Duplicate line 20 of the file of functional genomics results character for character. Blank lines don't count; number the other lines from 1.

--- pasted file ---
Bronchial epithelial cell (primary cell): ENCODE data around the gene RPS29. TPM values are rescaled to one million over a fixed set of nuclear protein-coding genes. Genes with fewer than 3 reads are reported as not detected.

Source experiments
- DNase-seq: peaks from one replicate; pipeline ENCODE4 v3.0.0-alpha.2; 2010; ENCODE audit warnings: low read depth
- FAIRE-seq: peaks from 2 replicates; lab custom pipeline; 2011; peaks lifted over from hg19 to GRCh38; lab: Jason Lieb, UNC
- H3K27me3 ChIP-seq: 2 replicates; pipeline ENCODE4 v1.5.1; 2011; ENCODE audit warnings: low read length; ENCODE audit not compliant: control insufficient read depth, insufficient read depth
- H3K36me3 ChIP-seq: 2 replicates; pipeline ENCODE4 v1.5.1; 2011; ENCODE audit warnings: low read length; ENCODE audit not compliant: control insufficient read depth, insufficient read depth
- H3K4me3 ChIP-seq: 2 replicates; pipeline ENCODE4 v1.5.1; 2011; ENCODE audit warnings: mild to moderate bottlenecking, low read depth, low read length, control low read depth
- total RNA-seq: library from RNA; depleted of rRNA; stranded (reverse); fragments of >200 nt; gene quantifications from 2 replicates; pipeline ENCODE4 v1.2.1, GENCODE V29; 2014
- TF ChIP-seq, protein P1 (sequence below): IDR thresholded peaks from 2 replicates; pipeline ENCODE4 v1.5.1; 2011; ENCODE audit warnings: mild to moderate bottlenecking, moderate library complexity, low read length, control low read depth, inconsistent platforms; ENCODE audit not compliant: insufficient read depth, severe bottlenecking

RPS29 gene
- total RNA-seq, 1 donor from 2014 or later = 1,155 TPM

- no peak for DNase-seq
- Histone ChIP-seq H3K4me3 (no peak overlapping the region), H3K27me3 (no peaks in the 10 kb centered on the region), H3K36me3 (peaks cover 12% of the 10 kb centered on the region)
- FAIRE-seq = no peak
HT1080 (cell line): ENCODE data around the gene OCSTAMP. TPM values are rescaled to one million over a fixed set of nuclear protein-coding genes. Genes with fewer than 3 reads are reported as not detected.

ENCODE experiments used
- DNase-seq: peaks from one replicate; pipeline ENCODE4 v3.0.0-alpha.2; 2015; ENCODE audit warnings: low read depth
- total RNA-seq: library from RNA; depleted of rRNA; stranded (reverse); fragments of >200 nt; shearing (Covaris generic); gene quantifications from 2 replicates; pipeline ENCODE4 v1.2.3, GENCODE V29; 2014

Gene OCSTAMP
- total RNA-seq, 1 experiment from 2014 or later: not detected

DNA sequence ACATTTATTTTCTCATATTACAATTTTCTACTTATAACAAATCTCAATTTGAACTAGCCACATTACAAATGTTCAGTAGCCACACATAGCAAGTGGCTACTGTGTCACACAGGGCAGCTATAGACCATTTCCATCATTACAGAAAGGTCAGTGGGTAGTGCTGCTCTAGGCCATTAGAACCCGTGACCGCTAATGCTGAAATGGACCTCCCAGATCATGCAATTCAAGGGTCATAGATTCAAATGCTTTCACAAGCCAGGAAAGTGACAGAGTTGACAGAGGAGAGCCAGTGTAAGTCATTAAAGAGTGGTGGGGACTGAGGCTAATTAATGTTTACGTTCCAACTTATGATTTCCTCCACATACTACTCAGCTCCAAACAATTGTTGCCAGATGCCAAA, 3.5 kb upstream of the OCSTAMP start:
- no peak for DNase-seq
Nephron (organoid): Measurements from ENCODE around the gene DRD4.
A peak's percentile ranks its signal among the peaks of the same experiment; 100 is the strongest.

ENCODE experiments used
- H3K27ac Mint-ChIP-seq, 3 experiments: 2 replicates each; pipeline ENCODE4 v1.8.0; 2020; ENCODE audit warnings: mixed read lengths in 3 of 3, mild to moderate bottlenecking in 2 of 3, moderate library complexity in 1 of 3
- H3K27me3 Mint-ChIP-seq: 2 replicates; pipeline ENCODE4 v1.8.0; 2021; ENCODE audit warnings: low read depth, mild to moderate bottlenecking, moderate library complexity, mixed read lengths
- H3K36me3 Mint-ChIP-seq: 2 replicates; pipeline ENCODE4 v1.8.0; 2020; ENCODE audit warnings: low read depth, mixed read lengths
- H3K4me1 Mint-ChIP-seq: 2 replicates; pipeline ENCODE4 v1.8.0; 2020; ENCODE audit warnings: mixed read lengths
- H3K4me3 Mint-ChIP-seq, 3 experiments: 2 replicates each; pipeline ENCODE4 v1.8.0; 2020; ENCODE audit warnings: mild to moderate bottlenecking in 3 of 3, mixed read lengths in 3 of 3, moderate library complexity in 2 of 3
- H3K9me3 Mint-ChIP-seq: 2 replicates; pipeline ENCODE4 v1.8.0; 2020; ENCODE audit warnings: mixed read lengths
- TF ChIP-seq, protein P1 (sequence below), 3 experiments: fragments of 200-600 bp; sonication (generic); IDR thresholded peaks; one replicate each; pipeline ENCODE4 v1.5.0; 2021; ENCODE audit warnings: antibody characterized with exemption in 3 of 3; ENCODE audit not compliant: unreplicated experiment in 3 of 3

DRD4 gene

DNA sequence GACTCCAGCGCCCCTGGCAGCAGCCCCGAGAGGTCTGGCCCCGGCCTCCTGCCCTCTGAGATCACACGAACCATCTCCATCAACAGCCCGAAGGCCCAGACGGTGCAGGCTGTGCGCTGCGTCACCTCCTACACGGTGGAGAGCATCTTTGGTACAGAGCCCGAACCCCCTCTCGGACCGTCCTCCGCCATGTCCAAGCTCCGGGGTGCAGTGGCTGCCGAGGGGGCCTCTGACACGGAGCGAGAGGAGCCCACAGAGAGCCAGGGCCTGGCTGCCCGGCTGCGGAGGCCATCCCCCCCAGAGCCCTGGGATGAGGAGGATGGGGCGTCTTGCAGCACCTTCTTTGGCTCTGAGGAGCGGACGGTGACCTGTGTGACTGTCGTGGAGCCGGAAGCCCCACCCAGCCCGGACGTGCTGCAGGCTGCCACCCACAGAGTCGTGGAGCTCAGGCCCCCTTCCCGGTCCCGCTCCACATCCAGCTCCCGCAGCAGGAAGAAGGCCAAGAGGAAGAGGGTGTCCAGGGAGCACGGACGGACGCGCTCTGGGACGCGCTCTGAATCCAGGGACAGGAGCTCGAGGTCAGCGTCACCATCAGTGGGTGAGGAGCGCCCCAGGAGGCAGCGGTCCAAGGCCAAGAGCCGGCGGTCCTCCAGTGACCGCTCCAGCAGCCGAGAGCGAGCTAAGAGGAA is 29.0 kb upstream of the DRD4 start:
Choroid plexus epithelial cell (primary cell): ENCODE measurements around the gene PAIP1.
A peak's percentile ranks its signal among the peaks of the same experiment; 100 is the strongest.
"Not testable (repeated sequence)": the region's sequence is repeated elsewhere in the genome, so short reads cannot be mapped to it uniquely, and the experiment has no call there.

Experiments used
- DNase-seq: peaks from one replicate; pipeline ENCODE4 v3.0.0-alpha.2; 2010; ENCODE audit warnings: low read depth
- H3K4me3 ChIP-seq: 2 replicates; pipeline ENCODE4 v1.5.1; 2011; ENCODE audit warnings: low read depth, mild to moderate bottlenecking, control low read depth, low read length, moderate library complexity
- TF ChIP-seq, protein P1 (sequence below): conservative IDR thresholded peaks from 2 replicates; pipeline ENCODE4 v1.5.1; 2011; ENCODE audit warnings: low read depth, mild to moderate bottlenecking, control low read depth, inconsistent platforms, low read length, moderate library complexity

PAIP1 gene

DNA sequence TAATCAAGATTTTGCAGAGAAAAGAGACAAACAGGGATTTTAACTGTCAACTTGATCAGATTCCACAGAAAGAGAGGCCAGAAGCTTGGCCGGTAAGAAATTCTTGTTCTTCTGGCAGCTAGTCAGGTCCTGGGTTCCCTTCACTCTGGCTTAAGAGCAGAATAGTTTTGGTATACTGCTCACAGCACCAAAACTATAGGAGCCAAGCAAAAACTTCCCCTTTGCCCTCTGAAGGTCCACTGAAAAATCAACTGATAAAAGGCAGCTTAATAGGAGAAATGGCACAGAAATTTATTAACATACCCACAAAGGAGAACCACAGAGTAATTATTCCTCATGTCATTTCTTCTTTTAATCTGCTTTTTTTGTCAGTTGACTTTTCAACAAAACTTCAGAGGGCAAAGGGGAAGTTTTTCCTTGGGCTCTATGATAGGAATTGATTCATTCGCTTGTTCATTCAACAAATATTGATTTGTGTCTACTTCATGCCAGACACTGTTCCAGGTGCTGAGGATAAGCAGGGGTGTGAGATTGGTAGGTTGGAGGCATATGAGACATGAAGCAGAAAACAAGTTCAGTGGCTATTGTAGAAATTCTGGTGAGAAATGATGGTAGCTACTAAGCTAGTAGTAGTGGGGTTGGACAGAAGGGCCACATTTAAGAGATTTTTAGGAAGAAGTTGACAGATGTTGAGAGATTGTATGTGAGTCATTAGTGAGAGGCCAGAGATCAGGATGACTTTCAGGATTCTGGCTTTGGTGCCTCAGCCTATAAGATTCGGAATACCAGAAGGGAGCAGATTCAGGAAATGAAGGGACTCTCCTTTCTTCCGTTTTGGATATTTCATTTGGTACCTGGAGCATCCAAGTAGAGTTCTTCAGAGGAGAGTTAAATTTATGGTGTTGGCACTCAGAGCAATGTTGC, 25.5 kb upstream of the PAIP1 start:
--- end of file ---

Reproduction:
- total RNA-seq, 1 experiment from 2014 or later: not detected